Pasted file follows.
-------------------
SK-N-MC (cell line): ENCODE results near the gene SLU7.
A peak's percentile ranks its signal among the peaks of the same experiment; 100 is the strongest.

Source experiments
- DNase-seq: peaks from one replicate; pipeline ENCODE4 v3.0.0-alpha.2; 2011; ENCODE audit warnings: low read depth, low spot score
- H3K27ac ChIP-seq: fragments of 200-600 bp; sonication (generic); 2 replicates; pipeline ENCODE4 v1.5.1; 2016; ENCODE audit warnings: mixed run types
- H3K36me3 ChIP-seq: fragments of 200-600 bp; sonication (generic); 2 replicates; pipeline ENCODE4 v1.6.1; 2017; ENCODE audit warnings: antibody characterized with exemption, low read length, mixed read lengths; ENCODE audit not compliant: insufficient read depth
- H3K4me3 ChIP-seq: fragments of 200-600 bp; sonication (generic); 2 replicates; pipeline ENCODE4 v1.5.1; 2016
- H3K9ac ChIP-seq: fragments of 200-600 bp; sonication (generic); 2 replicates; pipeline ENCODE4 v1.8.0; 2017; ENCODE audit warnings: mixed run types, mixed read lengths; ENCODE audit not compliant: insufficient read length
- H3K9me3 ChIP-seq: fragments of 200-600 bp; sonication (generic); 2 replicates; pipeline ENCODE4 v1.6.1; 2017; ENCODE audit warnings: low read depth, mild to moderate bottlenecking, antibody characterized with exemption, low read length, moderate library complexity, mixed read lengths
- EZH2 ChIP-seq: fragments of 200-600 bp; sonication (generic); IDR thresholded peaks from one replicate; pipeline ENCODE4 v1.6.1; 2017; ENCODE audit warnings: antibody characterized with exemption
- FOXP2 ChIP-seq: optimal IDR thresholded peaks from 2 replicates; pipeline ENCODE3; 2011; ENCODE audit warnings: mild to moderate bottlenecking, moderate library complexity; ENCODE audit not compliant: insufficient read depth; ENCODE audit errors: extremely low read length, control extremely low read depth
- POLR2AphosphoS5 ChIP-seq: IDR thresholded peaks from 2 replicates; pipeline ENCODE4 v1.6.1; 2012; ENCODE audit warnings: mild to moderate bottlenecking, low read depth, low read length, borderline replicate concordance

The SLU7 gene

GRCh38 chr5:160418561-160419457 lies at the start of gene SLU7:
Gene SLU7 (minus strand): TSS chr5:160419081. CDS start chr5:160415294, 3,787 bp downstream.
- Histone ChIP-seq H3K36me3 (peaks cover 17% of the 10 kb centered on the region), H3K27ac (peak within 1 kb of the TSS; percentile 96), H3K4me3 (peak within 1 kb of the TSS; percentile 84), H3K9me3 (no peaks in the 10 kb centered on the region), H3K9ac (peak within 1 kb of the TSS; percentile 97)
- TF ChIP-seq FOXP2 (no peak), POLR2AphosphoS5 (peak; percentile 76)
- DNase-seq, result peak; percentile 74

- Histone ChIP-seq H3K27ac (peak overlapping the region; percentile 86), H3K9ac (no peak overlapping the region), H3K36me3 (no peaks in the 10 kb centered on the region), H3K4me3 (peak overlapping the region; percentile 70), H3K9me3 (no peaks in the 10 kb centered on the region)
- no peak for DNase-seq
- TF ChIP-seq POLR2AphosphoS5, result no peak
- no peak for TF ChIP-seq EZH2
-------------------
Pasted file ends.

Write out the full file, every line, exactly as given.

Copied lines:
SK-N-MC (cell line): ENCODE results near the gene SLU7.
A peak's percentile ranks its signal among the peaks of the same experiment; 100 is the strongest.

Source experiments
- DNase-seq: peaks from one replicate; pipeline ENCODE4 v3.0.0-alpha.2; 2011; ENCODE audit warnings: low read depth, low spot score
- H3K27ac ChIP-seq: fragments of 200-600 bp; sonication (generic); 2 replicates; pipeline ENCODE4 v1.5.1; 2016; ENCODE audit warnings: mixed run types
- H3K36me3 ChIP-seq: fragments of 200-600 bp; sonication (generic); 2 replicates; pipeline ENCODE4 v1.6.1; 2017; ENCODE audit warnings: antibody characterized with exemption, low read length, mixed read lengths; ENCODE audit not compliant: insufficient read depth
- H3K4me3 ChIP-seq: fragments of 200-600 bp; sonication (generic); 2 replicates; pipeline ENCODE4 v1.5.1; 2016
- H3K9ac ChIP-seq: fragments of 200-600 bp; sonication (generic); 2 replicates; pipeline ENCODE4 v1.8.0; 2017; ENCODE audit warnings: mixed run types, mixed read lengths; ENCODE audit not compliant: insufficient read length
- H3K9me3 ChIP-seq: fragments of 200-600 bp; sonication (generic); 2 replicates; pipeline ENCODE4 v1.6.1; 2017; ENCODE audit warnings: low read depth, mild to moderate bottlenecking, antibody characterized with exemption, low read length, moderate library complexity, mixed read lengths
- EZH2 ChIP-seq: fragments of 200-600 bp; sonication (generic); IDR thresholded peaks from one replicate; pipeline ENCODE4 v1.6.1; 2017; ENCODE audit warnings: antibody characterized with exemption
- FOXP2 ChIP-seq: optimal IDR thresholded peaks from 2 replicates; pipeline ENCODE3; 2011; ENCODE audit warnings: mild to moderate bottlenecking, moderate library complexity; ENCODE audit not compliant: insufficient read depth; ENCODE audit errors: extremely low read length, control extremely low read depth
- POLR2AphosphoS5 ChIP-seq: IDR thresholded peaks from 2 replicates; pipeline ENCODE4 v1.6.1; 2012; ENCODE audit warnings: mild to moderate bottlenecking, low read depth, low read length, borderline replicate concordance

The SLU7 gene

GRCh38 chr5:160418561-160419457 lies at the start of gene SLU7:
Gene SLU7 (minus strand): TSS chr5:160419081. CDS start chr5:160415294, 3,787 bp downstream.
- Histone ChIP-seq H3K36me3 (peaks cover 17% of the 10 kb centered on the region), H3K27ac (peak within 1 kb of the TSS; percentile 96), H3K4me3 (peak within 1 kb of the TSS; percentile 84), H3K9me3 (no peaks in the 10 kb centered on the region), H3K9ac (peak within 1 kb of the TSS; percentile 97)
- TF ChIP-seq FOXP2 (no peak), POLR2AphosphoS5 (peak; percentile 76)
- DNase-seq, result peak; percentile 74

- Histone ChIP-seq H3K27ac (peak overlapping the region; percentile 86), H3K9ac (no peak overlapping the region), H3K36me3 (no peaks in the 10 kb centered on the region), H3K4me3 (peak overlapping the region; percentile 70), H3K9me3 (no peaks in the 10 kb centered on the region)
- no peak for DNase-seq
- TF ChIP-seq POLR2AphosphoS5, result no peak
- no peak for TF ChIP-seq EZH2